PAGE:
GATLINBURG, TN - Great Smoky Mountains National Park recently took delivery of seven Ford Escape Hybrid vehicles that were purchased using a $197,550 grant from the North Carolina Department of Transportation's Congestion Mitigation and Air Quality (CMAQ) Program. The CMAQ funding is U.S. Department of Transportation money which came through the State of North Carolina and was allocated by the Rural Planning Organizations (RPOs) of the Land-of-Sky Regional Council and Southwestern Commission, according to a release from the National Park Service.

The goal of the CMAQ Program is to reduce air emissions in counties where air quality is in non-attainment of EPA Clean Air Act standards. The portions of Swain and Haywood Counties that lie within Great Smoky Mountains National Park are both in non-attainment due to elevated levels of ground level ozone.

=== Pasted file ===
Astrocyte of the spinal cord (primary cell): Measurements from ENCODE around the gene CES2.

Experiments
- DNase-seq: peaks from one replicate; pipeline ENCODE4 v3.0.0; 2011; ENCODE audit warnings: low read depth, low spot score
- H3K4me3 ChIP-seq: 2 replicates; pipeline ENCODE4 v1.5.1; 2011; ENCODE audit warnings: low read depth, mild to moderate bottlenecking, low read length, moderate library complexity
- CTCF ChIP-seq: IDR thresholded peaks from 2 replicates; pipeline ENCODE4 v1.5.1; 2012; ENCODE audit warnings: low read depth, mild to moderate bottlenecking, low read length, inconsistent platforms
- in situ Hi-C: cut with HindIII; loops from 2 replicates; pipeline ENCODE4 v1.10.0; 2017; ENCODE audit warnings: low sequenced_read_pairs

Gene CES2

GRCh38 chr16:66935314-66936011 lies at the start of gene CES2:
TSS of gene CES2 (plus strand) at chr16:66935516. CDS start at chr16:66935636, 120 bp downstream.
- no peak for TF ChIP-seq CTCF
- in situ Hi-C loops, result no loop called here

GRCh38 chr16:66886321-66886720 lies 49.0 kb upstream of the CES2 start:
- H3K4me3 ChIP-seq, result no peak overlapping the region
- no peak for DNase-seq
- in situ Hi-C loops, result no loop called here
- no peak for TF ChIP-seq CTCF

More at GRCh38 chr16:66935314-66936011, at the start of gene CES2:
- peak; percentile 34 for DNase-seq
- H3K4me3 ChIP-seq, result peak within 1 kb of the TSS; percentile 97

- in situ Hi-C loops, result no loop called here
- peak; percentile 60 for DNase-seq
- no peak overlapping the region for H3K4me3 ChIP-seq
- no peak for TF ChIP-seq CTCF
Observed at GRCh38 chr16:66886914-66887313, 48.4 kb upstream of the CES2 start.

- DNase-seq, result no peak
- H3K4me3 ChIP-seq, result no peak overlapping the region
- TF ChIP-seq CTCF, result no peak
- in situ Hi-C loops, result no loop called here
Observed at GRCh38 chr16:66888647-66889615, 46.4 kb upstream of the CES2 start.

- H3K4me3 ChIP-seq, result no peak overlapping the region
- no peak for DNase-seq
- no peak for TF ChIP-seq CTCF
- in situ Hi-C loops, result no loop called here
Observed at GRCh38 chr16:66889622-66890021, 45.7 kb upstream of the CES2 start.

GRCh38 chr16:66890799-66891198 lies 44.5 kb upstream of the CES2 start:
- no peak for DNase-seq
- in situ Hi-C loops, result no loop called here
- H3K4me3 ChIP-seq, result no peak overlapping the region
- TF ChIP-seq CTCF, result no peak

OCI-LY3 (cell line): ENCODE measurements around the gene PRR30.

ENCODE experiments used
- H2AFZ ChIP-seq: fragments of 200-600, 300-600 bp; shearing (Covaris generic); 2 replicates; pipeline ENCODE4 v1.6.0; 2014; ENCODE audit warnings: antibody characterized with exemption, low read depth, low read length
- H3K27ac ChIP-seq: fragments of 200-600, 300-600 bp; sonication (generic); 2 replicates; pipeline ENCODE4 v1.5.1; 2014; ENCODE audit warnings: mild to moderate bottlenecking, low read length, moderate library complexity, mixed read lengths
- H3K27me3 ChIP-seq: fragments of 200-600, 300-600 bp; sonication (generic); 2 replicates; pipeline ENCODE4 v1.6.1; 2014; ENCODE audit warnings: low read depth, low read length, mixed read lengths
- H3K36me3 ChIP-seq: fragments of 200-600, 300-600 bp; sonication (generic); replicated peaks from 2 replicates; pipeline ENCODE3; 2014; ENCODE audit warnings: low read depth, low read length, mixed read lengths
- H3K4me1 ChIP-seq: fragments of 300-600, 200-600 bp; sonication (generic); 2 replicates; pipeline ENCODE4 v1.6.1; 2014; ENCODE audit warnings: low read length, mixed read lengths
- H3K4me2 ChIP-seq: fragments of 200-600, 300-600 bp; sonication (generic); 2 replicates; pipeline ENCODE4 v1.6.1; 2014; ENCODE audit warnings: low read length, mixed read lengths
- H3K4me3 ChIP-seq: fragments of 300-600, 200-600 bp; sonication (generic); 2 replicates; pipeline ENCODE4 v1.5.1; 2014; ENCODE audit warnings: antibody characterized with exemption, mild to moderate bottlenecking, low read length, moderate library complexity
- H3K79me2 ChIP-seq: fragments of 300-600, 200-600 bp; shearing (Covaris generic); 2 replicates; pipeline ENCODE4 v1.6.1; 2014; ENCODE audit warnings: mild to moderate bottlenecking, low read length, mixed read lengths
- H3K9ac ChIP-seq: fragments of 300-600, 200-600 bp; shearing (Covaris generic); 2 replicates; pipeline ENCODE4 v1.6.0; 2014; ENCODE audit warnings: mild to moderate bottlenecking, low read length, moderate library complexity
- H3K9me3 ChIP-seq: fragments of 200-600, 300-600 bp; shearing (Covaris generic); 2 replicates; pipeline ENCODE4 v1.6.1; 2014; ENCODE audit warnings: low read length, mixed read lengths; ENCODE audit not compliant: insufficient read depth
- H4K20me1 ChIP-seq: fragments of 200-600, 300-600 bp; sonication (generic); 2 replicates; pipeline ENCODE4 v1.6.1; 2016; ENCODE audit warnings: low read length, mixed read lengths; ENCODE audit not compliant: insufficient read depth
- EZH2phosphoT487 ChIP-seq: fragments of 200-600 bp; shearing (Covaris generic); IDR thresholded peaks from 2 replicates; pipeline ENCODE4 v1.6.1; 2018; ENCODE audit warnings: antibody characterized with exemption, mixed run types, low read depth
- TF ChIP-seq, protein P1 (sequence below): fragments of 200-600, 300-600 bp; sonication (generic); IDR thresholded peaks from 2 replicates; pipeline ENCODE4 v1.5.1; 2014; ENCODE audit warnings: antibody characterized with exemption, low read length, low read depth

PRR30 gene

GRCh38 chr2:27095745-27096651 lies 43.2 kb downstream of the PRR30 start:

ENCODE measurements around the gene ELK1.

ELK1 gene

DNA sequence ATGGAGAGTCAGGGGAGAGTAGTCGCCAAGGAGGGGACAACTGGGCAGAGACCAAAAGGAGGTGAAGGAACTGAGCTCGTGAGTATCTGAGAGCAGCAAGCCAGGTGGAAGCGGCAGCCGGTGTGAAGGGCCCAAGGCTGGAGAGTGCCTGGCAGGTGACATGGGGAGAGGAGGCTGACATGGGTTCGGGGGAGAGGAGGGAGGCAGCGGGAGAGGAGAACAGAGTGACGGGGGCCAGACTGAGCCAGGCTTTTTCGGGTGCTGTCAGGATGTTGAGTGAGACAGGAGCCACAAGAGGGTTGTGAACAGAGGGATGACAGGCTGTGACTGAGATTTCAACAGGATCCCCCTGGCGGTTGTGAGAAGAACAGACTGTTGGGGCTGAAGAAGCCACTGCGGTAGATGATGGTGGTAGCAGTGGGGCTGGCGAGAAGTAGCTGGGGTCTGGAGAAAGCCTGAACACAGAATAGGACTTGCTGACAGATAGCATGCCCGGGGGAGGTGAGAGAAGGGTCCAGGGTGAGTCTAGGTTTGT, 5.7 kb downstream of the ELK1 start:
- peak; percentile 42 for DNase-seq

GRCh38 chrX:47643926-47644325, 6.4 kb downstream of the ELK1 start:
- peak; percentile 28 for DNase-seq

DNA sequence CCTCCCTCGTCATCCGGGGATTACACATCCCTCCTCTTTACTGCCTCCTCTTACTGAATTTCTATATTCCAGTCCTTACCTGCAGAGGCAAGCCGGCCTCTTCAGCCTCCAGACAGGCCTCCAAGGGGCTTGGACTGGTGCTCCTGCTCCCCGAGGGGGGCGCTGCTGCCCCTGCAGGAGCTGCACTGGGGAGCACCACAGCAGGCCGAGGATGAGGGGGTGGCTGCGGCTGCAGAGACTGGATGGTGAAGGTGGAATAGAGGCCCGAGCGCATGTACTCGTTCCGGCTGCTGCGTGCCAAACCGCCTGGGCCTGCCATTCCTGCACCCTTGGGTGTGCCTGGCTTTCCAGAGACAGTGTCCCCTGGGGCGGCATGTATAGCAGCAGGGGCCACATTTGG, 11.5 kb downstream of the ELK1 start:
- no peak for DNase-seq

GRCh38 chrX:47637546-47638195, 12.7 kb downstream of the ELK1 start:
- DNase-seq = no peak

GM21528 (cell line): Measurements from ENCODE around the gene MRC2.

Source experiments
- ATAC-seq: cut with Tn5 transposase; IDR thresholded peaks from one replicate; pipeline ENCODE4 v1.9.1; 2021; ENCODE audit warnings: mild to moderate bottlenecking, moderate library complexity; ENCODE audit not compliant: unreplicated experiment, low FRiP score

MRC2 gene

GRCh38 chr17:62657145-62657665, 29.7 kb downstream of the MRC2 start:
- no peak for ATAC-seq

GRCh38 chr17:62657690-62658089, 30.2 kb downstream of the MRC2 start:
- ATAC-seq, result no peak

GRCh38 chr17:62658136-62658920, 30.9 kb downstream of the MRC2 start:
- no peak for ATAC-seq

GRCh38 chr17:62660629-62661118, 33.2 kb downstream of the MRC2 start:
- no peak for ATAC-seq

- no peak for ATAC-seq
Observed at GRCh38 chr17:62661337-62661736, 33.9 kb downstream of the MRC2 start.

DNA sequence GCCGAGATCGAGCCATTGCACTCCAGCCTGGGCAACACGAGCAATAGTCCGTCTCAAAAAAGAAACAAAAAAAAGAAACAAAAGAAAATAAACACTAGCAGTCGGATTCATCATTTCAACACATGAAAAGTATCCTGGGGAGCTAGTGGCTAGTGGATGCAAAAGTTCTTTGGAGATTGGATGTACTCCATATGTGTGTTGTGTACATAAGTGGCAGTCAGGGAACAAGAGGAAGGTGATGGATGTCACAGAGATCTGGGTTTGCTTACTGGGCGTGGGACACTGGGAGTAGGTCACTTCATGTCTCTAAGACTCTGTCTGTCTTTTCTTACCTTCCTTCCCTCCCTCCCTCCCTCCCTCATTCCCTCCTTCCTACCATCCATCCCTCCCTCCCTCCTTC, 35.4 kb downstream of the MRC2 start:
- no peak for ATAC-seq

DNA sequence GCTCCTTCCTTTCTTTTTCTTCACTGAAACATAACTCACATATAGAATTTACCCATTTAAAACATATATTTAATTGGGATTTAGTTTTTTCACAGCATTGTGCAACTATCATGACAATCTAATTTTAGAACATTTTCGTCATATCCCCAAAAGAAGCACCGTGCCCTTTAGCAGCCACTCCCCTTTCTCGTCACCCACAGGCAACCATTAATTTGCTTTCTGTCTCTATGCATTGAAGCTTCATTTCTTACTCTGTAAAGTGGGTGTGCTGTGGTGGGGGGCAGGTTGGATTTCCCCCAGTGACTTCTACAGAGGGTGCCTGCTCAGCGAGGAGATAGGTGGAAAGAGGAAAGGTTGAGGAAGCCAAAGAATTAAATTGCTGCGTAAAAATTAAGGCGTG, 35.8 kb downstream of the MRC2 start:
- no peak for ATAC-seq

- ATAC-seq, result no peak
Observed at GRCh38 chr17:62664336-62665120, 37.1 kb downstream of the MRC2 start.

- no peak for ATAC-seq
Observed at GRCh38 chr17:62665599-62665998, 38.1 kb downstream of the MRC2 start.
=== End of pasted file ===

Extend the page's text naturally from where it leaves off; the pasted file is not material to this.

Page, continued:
The park's new hybrids will replace seven much more polluting vehicles, including two full-size pickups, three station wagons, and a sedan, some of which are over 20 years old, so emissions reduction are projected to be substantial. The new vehicles will be used in North Carolina Park operations ranging from Ranger patrols in the campgrounds to trail maintenance.

In 2006, the Park used a state grant to convert all its heavy equipment and large trucks to run on B-50 biodiesel received a second grant to purchase two emission-free electric vehicles. Those grants required at least a 20 percent match from the Friends of the Smokies, according to Park Deputy Superintendent Kevin FitzGerald.

With the addition of the seven new Escape Hybrids, the park now has 16 hybrid vehicles in service, according to the release.